There's money in federal regulations. Lots of it. American companies spend more than $2 trillion a year complying with federal laws. Firms spend tens of thousands of dollars per employee per year just trying to make sure they're in compliance with laws.
And there are so many of them. It's easy to break the law and not even know about it. People have written books about it. That's why, as part of this current push for criminal justice reform, activists want to require in more cases that mens rea be considered—that's the legal concept that in order for a person to be convicted of a crime, he or she must be shown to have known and have purposefully broken the law.
The Department of Justice does not seem to be in support of this particular reform. And they're fighting it by pointing out that requiring more federal laws to take mens rea into account would cover corporate entities and employees accused of crimes. That's the focus of the attack in a new story at The New York Times. Prepare for an invocation of the Kochs:
Mark V. Holden, general counsel and senior vice president at Koch Industries, acknowledged in an interview this week that the company's efforts to pursue revisions in federal criminal law were inspired in part by a criminal case filed 15 years ago against Koch Industries claiming that it covered up releases of hazardous air pollution at a Texas oil refinery. Those charges resulted in a guilty plea by the company and a $20 million penalty.
That case, Mr. Holden said, demonstrated that the Justice Department too often pursues criminal cases even when the accused had no criminal intent. The company itself discovered the problems and notified the authorities, he said, meaning the company did not knowingly violate the law.
A Justice Department spokesman on Tuesday rejected any suggestion that the criminal case against the company was unfounded.
"Koch Petroleum Group knowingly and voluntarily pleaded guilty to criminal violations of the Clean Air Act and to making false statements," the spokesman, Wyn Hornbuckle, said. "These admissions and the significant criminal liability in this matter speak for themselves."
So let's talk about "false statements," because that's part of the whole problem. In 2010, the National Association of Criminal Defense Lawyers and the conservative Heritage Foundation partnered up for a report titled "Without Intent: How Congress Is Eroding the Criminal Intent Requirement in Federal Law." The report showed that hundreds of proposed new federal criminal offenses didn't have an adequate mens rea requirement.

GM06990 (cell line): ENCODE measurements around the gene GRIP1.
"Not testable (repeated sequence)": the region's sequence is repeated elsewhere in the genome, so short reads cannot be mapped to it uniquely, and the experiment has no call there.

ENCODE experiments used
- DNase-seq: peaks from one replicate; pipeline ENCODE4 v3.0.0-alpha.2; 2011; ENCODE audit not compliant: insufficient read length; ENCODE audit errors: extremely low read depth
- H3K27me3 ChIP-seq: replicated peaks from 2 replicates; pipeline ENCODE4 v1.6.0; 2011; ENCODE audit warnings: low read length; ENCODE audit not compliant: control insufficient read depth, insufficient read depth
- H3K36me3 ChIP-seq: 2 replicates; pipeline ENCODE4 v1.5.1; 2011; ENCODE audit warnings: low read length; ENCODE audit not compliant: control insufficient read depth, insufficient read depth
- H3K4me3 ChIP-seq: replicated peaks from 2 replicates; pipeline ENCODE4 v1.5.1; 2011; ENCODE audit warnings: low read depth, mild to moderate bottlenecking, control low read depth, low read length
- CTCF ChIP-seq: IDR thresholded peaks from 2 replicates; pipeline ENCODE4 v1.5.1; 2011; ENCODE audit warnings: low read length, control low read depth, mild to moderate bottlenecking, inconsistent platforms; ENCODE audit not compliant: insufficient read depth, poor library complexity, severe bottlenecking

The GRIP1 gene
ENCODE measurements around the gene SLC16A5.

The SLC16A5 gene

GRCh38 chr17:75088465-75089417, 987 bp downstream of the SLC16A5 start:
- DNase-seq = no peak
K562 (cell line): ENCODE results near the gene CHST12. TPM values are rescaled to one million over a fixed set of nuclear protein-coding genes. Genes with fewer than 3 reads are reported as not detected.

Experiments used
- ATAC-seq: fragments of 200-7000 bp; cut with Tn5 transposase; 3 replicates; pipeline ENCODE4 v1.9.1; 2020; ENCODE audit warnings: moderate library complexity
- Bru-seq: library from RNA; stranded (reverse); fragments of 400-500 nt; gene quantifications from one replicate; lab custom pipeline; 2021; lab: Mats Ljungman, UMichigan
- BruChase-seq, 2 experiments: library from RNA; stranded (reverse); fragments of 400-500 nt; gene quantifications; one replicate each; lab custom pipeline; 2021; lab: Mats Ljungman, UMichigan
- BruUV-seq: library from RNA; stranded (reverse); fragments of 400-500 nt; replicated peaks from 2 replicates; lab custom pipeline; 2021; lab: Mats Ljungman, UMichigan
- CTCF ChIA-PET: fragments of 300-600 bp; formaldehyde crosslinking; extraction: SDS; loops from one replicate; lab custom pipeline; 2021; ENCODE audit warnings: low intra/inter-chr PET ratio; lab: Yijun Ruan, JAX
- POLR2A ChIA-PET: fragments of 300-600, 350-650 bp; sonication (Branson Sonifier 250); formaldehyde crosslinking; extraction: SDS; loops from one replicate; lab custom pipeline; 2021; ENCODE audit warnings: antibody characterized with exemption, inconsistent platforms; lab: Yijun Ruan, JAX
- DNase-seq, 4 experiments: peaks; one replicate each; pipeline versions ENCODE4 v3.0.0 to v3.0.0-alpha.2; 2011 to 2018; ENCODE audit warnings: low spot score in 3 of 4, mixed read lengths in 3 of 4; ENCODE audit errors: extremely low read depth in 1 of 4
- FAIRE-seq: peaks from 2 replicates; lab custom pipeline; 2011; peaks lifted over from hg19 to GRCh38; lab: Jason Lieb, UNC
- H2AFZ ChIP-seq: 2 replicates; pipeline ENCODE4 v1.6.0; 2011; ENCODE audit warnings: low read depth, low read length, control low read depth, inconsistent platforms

What does that mean for "false statements"? That doesn't mean that you have to be shown to be lying. It just means you have to be shown to be incorrect or mistaken. There's an example in the report: It's a felony to make a false statement in support of a Family Medical Insurance Program application. But there's no mens rea requirement, so any information that is incorrect is a felony, such as accidentally providing a wrong date of birth or work history dates.
This is behavior that the Department of Justice is defending. In the Times story, DOJ representatives talk about how it's all about holding people accountable for the most serious of crimes only. But note the language they use:
The proposed standard, Justice Department officials said, might have prevented guilty pleas in a variety of cases, such as the charges filed in 2013 against Jensen Farms of Colorado for failing to adequately clean cantaloupe, resulting in an outbreak of food-borne illness that was cited as a factor in at least 33 deaths. It also might have prevented the plea in the 2012 charges against the owner of a pharmacy who sold mislabeled, super-potent painkillers blamed in three deaths.
The same powers, officials said, have allowed the government to pursue charges against major corporations, like the 2011 conviction of Guidant, the giant medical device company, for failing to report safety problems with defibrillators, used to restart heartbeats. [Emphasis added]
The Department of Justice isn't even arguing that they will not be able to hold bad actors accountable for breaking the law. They're complaining that they'd actually have to go to trial for some of these cases rather than piling on every single offense they can find from the federal code in order to secure plea deals.
The cynical might suggest there's a bigger fear for mens rea reform at the DOJ. The federal government rakes in billions of dollars annually from fines via settlements, and those numbers have skyrocketed in the past decade. The ability for corporations to point to the increasingly complicated, impossible-to-navigate monolith of federal regulation and say "How are we supposed to know about all of this?" could put a gravy train out of commission.
(Disclosure: David Koch sits on the Board of Trustees for the Reason Foundation, which publishes this site.)